Book by Pamela Schoenewaldt, Reviewed by Michael K. Smith, Ph.D.
Hazel Renner’s mother foresaw great things for her daughter: “…I’ve known from the first that you were destined to be extraordinary…an extraordinary teacher. I’ve seen signs.” Hazel, however, had different plans: “In my future dreams, the ‘extraordinary’ meant travel, sketching, painting, meeting great artists, and passing golden hours in a storied café, funding these adventures through teaching and tutoring.”
Under the Same Blue Sky traces Hazel Renner’s struggles to achieve these early dreams. Hazel, the daughter of German-Americans who run a hardware store in Pittsburgh, begins her search for an “honorable profession” by accepting a teaching job in a one-room schoolhouse in a small Pennsylvania town. However, the time is 1914 and World War I has just started. Anti-German hysteria is starting to spread. For instance, Hazel describes her family taking their daily walk, “So [my father] was reading the headlines. Then two hoodlum boys shoved them, ripped the Volksblatt from his hands and threw it in the gutter. They said real Americans read American newspapers.” Her parents thought that Hazel might escape this stereotyping: “Yes, I was my parents’ ‘real American,’ while they’d be forever branded as foreigners the instant they opened their mouths…Because I had no accent, shopkeepers didn’t speak loudly and slowly to me as if I were deaf or dull-witted.”
Hazel, however, cannot escape the fact that she is the daughter of immigrants. Her teaching job starts well, but as Hazel develops a miraculous “healing touch”, the residents develop suspicions that she is the source of many of the town’s mysteries and miseries. Hazel leaves and finds herself in New Jersey, working as an assistant to a German Baron who appraises and sells valuable artwork. The baron agonizes over the war, “We’re losing the Balkans. Germany our mother, America our wife. What happens when the wife is strangling the mother?” At the Baron’s castle Hazel falls in love with Tom, the gardener. Tom later volunteers to fight in the war; Hazel has to wait nervously for months to see if he survived.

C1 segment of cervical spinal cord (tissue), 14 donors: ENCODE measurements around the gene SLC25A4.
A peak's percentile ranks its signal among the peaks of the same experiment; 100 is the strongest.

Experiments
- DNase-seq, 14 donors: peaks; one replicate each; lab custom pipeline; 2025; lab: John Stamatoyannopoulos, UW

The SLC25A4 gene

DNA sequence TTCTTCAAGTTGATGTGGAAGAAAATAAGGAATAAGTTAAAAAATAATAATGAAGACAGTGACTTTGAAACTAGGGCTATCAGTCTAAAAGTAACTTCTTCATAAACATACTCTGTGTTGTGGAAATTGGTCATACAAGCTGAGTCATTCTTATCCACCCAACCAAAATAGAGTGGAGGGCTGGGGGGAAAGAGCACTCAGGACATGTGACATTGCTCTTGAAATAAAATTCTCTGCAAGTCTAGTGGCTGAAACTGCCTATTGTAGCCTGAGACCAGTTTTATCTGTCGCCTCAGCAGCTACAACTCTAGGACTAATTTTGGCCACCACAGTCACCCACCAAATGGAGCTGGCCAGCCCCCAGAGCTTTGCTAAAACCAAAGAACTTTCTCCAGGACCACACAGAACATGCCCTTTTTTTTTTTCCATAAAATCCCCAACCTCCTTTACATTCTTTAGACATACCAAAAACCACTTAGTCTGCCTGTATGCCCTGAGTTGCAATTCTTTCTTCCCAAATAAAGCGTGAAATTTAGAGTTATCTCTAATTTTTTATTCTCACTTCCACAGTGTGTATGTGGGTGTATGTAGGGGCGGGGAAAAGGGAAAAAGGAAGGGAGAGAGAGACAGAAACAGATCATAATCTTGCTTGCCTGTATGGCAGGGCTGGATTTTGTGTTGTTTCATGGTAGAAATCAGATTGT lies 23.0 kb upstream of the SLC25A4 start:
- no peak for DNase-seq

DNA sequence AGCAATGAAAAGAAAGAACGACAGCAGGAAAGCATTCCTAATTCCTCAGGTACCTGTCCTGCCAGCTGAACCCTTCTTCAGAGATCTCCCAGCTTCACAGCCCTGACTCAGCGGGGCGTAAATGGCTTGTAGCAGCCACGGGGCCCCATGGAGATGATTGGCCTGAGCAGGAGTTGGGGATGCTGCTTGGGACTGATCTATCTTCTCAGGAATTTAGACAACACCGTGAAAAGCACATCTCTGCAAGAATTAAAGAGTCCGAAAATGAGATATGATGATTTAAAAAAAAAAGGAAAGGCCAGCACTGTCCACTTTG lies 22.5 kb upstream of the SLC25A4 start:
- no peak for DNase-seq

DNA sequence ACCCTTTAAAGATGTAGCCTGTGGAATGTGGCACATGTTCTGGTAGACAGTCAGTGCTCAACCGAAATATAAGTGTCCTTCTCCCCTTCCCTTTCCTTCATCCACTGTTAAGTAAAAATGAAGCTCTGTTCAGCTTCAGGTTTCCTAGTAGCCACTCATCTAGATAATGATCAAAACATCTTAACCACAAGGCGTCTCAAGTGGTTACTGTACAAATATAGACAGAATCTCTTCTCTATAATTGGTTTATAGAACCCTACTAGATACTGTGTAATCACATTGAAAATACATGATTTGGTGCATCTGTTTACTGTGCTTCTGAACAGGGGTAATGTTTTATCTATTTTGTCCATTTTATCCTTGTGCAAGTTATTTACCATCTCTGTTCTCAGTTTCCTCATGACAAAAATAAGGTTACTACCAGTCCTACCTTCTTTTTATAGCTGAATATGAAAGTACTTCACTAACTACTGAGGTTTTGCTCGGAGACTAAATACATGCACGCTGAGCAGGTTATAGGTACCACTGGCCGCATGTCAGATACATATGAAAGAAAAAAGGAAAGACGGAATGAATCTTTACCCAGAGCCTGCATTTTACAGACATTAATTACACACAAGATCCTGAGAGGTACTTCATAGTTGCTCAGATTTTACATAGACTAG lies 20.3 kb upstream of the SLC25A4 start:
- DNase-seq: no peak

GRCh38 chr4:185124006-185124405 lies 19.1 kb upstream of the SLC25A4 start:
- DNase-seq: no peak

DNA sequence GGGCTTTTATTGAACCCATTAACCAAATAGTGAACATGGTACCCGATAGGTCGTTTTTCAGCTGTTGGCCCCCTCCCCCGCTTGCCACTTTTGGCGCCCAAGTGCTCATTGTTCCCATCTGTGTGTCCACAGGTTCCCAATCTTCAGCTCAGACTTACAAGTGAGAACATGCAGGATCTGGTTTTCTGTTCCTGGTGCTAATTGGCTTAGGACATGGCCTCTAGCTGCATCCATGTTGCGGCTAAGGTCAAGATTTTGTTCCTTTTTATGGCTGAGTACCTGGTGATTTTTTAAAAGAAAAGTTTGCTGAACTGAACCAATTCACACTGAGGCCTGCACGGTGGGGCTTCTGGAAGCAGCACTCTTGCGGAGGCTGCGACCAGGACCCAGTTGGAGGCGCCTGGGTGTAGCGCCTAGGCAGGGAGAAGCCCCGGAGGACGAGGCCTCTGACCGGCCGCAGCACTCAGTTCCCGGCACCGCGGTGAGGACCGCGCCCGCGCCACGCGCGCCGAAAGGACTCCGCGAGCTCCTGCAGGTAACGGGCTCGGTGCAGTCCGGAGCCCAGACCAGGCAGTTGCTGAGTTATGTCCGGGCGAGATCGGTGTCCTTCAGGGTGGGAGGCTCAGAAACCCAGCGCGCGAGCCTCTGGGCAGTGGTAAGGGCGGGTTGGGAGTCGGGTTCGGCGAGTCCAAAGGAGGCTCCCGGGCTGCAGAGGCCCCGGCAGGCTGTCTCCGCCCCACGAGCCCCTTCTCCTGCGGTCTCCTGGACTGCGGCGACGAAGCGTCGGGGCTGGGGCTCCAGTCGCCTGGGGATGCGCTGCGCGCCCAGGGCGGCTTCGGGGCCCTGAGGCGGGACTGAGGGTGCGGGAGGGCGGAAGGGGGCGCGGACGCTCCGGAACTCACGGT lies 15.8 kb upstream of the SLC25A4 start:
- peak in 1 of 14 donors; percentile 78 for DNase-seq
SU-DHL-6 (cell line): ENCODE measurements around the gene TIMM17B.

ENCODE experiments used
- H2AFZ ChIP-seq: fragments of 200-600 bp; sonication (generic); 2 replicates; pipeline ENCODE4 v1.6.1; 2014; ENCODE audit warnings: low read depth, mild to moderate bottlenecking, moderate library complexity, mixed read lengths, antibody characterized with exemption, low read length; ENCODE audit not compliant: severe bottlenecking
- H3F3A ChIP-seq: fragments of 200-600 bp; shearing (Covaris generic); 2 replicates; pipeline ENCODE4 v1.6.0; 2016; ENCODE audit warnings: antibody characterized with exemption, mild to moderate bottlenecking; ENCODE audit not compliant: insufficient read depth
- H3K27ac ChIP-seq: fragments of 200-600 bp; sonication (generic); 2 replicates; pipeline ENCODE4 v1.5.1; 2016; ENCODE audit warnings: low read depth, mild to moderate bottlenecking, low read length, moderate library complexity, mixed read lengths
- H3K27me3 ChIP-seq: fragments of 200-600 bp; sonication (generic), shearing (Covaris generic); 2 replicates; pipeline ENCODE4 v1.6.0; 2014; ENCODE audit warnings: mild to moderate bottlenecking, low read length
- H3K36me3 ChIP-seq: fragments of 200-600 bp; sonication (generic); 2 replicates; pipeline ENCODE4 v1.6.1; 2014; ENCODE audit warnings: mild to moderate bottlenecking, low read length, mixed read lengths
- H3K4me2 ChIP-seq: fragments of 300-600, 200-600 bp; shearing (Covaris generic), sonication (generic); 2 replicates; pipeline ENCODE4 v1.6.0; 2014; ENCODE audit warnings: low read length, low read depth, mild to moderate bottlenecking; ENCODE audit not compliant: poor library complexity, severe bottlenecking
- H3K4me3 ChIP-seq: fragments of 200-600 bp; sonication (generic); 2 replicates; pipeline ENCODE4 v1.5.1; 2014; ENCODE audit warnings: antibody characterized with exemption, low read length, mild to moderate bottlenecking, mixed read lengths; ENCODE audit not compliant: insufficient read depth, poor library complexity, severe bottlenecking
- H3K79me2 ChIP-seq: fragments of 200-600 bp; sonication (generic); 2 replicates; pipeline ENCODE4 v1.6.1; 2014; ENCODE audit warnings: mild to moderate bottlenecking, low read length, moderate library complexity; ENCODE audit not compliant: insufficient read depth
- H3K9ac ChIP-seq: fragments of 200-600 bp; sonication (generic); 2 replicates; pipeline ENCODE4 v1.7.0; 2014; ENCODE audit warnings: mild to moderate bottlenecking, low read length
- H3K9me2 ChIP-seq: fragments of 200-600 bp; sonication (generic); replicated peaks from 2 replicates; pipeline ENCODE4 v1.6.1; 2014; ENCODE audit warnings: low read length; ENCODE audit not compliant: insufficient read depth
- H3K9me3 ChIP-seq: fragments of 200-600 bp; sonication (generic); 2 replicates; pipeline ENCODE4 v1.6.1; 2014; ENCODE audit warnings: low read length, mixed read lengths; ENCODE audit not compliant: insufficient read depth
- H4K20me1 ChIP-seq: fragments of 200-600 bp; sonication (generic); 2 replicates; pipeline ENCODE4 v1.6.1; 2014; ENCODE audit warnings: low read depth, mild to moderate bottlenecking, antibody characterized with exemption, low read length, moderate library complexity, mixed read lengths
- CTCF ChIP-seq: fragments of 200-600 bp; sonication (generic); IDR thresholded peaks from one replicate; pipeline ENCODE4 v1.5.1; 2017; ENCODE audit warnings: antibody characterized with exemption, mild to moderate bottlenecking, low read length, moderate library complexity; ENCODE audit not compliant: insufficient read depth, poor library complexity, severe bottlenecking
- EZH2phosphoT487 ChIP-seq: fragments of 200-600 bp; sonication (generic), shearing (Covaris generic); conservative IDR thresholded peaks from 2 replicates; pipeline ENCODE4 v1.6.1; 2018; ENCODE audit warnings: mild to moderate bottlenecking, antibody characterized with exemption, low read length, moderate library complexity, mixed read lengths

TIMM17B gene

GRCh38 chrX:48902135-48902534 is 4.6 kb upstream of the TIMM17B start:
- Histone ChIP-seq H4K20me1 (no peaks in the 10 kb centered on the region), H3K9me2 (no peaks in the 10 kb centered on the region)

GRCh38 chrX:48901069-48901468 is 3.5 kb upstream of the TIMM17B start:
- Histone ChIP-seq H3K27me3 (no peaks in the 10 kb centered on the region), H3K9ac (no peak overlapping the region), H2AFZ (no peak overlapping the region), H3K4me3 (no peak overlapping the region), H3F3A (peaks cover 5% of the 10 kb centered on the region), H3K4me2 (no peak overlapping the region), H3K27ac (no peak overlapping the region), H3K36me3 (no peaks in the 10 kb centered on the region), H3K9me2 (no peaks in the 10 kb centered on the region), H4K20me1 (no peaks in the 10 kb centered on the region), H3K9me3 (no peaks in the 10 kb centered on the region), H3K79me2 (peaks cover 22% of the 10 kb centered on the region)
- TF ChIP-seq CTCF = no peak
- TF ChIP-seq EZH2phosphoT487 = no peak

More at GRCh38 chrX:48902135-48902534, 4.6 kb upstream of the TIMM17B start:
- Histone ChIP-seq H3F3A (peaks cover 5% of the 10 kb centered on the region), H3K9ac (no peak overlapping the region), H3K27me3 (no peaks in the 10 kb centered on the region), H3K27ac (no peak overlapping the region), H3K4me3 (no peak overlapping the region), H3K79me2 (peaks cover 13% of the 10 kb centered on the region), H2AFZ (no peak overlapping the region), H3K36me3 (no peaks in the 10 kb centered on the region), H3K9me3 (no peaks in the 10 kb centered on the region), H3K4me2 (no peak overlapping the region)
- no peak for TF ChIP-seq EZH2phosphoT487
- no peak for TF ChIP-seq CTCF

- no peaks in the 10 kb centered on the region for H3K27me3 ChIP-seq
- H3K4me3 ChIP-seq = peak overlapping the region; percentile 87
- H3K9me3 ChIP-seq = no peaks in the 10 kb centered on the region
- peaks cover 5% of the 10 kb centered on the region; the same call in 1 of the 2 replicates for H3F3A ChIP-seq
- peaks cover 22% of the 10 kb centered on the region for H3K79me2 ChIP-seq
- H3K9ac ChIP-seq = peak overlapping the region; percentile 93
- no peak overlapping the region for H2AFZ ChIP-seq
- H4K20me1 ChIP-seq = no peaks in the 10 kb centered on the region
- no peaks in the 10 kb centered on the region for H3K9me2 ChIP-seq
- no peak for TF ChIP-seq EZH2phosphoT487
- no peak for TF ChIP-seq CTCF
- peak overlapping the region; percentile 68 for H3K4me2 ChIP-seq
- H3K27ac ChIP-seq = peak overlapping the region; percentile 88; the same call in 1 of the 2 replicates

In Under the Same Blue Sky, Pamela Schoenewaldt has not only written a gripping tale of the early 20th immigrant experience, but also a story that should resonate with many immigrants today.
“Where does one go when dreams turn sour and promises become pain?” Hazel becomes a model for the immigrant’s experience in America as she attempts to answer her question. Thrust into a new country by immigrant parents, Hazel is torn between sympathies shared by her parents and longings she has nurtured in America. She wants her own career; a career that reflects her incipient talents. However, she is tossed by storms of anti-German sentiment even as she tries to find her place in different communities. She falls in love, but her prospective partner is also thrown into the wartime conflict.
In Under the Same Blue Sky, Pamela Schoenewaldt has not only written a gripping tale of the early 20th immigrant experience, but also a story that should resonate with many immigrants today. Furthermore, Hazel Renner also symbolizes the progress of women in America as they strive to develop an occupation in addition to a family. Under the Same Blue Sky is an enriching read for young adults and their parents.
Amazon link to Pamela’s book: http://www.amazon.com/Under-Same-Blue-Sky-Novel/dp/0062326635
Michael K. Smith, Ph.D., is owner of TESTPREP EXPERTS (www.testprepexperts.com ) which prepares students for standardized tests such as the ACT and SAT. He is also a consultant to Discovery Education Assessment. He can reached at email@example.com.